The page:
July 2004

“Ya sure ya don’t wanna come along? Lots of fresh air, wide open spaces and the sunsets are right purty.”

“Nah, you go ahead, that’s not really my kind of thing, Fitzie.” Danny winked at him, tilting his chair back and putting his feet up on the corner of his desk. “You know me, I’m just a city boy.”

Martin nodded then glanced once more at his other two colleagues. Both women immediately shook their heads no and pretended to be busy. With a shrug, he turned to leave, pausing at the door to touch the brim of his hat. “Watch yer backs,” he said with a lazy drawl.

As soon as he was gone, Sam burst out laughing. “What was that all about?” she asked, her eyes wide with disbelief.

“Hey, I thought it was kind of cute,” Vivian told them, fondly amused.

“I never would have guessed that Martin Fitzgerald was a weekend cowboy,” Sam said, turning to gaze at the empty doorway.

“Yeah, well whatever you do, don’t ever let his friend hear you call him a cowboy.” Danny shuddered dramatically, remembering the one time he’d made that mistake. “He hates that.”

“I wonder if he rides one of those mechanical bull things?”

“Nah, he’s got a horse,” Danny supplied. “That other guy keeps it for him, out on his ranch.”

“That other guy was hot,” Sam practically drooled. “Those pants he was wearing . . ..”

“Ought to be illegal,” Vivian concluded. “I thought for sure they were gonna split at the seams.”

Jack peered around the corner, looking around cautiously before coming out to join them. “I take it Elvis has left the building?”

Before anyone could reply, a tall, authoritative figure strode purposefully into their office area, coming to a stop in the middle of the room. “Why isn’t that television on?”

“Deputy Director, how nice to see you,” Jack greeted, then turned a glare on his team and flicked his eyes toward the TV.

Danny grabbed the remote and turned the TV back on. “It was only off for a few seconds, sir.”

“Need I remind you that your assignment is to closely monitor every single minute of the Democratic Convention?”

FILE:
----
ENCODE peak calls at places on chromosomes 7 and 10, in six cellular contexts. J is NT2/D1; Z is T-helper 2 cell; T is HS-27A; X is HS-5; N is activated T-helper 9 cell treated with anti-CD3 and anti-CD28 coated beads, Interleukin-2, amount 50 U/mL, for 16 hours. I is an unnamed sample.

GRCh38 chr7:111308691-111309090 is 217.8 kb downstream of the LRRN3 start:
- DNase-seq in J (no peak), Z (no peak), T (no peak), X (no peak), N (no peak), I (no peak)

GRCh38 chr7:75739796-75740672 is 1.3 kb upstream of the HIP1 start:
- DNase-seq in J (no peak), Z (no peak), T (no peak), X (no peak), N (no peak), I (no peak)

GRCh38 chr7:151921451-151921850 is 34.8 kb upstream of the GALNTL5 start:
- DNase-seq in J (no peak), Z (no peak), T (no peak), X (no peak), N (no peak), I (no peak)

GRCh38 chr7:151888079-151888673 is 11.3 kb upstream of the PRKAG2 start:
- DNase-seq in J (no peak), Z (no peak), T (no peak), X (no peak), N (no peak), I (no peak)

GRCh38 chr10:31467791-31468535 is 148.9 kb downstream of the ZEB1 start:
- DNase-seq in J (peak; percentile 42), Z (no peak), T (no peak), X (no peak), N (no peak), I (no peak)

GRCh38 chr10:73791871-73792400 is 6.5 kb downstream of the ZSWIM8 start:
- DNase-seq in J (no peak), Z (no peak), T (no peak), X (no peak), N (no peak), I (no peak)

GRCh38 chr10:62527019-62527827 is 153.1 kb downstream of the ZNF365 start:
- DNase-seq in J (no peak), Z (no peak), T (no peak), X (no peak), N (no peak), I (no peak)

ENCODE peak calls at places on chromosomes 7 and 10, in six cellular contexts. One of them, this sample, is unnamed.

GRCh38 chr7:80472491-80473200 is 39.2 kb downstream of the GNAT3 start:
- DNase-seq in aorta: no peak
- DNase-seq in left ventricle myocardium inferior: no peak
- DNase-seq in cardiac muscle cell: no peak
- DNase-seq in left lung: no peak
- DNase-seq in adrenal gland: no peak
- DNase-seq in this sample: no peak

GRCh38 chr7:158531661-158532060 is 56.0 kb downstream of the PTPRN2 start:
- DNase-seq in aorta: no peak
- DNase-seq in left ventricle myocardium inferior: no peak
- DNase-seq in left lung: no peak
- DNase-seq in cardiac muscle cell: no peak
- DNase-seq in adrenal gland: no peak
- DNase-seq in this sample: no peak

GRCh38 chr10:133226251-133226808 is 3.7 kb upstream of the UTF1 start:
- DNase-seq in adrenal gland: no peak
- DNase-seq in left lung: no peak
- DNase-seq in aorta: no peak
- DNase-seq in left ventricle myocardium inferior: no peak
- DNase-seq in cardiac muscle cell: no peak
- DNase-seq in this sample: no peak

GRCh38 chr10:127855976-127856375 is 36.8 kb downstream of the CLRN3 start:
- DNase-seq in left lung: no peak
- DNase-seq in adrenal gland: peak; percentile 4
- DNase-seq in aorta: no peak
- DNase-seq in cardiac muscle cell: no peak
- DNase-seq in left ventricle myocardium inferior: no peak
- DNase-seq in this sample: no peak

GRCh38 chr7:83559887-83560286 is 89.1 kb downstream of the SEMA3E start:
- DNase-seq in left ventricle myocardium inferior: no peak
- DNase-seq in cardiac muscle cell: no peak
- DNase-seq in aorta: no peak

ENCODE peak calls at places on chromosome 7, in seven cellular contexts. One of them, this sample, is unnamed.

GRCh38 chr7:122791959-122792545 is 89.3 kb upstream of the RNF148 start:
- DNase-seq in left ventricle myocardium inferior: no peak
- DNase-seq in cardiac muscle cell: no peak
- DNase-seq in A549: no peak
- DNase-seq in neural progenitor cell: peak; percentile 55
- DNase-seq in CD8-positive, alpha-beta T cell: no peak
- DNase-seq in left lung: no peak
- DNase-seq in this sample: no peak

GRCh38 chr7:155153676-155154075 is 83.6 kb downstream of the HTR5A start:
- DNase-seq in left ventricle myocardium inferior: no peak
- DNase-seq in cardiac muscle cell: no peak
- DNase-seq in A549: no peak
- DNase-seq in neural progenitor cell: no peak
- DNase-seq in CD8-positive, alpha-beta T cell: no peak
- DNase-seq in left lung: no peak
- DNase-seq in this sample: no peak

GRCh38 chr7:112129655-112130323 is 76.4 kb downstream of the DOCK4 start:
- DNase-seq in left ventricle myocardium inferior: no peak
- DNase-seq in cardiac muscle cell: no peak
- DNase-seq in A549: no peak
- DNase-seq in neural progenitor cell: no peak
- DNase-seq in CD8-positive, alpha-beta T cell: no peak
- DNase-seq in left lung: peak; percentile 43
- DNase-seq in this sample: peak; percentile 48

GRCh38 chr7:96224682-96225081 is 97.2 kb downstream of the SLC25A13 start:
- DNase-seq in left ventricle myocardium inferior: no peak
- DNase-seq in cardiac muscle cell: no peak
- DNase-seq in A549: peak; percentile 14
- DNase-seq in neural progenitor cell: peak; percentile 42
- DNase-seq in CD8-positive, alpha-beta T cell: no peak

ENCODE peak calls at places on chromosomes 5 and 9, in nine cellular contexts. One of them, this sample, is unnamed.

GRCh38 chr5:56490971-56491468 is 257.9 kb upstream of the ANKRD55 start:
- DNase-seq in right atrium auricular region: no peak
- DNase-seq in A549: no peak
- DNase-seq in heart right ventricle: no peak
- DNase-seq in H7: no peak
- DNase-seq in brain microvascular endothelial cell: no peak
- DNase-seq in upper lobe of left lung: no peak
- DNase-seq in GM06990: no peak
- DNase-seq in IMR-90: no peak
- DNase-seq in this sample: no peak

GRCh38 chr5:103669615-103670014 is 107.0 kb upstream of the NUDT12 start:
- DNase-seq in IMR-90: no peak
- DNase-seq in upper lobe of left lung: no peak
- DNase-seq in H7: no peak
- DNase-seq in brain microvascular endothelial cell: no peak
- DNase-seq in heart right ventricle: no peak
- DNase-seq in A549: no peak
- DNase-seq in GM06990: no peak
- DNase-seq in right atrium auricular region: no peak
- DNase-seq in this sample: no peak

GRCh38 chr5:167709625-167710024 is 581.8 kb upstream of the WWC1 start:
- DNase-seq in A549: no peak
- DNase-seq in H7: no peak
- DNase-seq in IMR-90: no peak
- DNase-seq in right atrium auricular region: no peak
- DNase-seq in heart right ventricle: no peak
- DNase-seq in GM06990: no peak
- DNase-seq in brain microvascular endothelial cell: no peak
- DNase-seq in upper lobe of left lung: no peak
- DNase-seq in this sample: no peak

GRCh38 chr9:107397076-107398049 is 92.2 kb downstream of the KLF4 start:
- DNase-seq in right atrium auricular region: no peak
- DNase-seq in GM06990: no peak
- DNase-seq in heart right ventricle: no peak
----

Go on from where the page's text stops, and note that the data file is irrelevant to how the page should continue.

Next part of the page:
“No, sir,” they all replied simultaneously.

“Sir, if you don’t mind my asking,” Danny spoke up, wearing a puzzled frown, “shouldn’t we be down at the actual convention if we’re supposed to be watching for possible security threats or signs of terrorism?”

“Who said anything about terrorism? You’re supposed to be watching those . . . those democrats,” he spat the word, “for any sign of nefarious activity. Terrorism,” he waved a hand, “psshhtt.”

Jack turned his back to Victor, raising his eyebrows and giving each of his agents a significant look.

”Sir, it’s a public convention,” Samantha couldn’t help mentioning. “It’s being broadcast live, nationwide.”

“Your point, Agent?”

“Well, what sort of nefarious activity would they possibly get up to on live, national television?”

Victor Fitzgerald’s eyes narrowed and he leaned closer to them. ”With democrats you never know,” he said in a low, conspiratorial voice, then looked suspiciously over his shoulder.

“Riiiight,” three voices answered, and then all three agents turned toward the TV. Four years ago, when the Republican Convention was going on and the democrats were in the White House, they’d been in the middle of a big case. They’d heard rumors of similar assignments being handed out, but none of them had believed it to be true. Until now.

“Where is my so . . .Agent Fitzgerald?”

“Uh, he’s on vacation,” Jack told him. “In fact, he just left a few minutes ago. I’m surprised you didn’t see him on your way in.”

“He probably wouldn’t have recognized him if he had seen him,” Vivian pointed out.

”What do you mean?”

”He was all dressed in buckskin, wearing a cavalry hat and toting a horse leg.” Sam got a wistful look on her face. Martin had looked pretty adorable in that get-up, with that five-o’clock shadow and those hair extensions . . .. Just thinking about it made her palms sweaty.

“Horse leg?” Victor questioned, images of The Godfather flashing through his mind.

“Mare’s leg. A cut-down Winchester rifle. Don’t worry, he said it weren’t . . . uh, wasn’t loaded,” Danny informed him with a grin.

“Not again,” Victor groaned, looking toward the heavens.

“Yep, and he was with some scary looking guy who was dressed in black and jingled when he walked,” Vivian supplied. “Kinda looked like the grim reaper.”

”I thought he was hot.” Samantha repeated, gazing dreamily at the doorway again.

“So, you’ve said.” Danny flicked a paper clip at her.


Jack stood silently, thoughtfully scratching his chin and wondering if it might be possible to get a pair of tight black jeans, a cowboy hat and maybe some of those jingle-bob spurs on Ebay.

“Martin said he’d be back next week,” Vivian told the deputy director, hoping he would leave already, so they could turn off the television or at least change the channel to VH1.

At any other time Victor Fitzgerald would have hopped on a jet and headed for the Four Corners region to give his son a piece of his mind. He’d thought for sure he’d convinced the boy to sever his ties with those six ATF subversives. Unfortunately, at the moment, he had bigger fish to fry. He was sure the democrats were up to something; at the very least they had intentionally interrupted his favorite television show, just to spite him. Well, he would get them back, somehow, he vowed as he sat down at his son’s desk and focused his attention on the TV screen. Next week he would deal with Martin.

end :)